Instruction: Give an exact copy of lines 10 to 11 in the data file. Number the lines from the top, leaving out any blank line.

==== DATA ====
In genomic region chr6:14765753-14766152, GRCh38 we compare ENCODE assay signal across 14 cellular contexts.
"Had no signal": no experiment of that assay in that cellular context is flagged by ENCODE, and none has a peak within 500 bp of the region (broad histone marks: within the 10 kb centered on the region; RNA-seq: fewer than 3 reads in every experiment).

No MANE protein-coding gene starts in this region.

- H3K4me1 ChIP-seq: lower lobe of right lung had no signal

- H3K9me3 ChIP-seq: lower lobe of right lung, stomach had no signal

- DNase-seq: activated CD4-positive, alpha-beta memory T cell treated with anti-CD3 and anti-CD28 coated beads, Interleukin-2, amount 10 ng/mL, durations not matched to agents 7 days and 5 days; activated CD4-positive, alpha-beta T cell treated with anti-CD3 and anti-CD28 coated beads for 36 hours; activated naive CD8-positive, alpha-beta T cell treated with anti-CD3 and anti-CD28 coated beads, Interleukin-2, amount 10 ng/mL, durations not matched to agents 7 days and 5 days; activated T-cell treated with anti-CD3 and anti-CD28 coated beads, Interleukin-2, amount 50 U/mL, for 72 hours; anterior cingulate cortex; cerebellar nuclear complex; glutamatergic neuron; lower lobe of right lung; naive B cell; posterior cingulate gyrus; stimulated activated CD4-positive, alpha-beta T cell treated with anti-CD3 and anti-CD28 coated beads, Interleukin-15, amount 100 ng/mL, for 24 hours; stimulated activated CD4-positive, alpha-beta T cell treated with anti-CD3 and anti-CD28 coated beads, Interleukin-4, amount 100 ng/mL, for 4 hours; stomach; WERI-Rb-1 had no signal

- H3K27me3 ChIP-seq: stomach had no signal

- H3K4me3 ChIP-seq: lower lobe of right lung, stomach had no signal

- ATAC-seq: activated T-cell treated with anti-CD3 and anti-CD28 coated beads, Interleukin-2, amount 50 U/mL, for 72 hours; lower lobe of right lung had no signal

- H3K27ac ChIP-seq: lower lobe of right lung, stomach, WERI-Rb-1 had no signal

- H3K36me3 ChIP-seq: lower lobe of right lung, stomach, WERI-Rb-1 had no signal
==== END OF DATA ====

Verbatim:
- H3K27ac ChIP-seq: lower lobe of right lung, stomach, WERI-Rb-1 had no signal

- H3K36me3 ChIP-seq: lower lobe of right lung, stomach, WERI-Rb-1 had no signal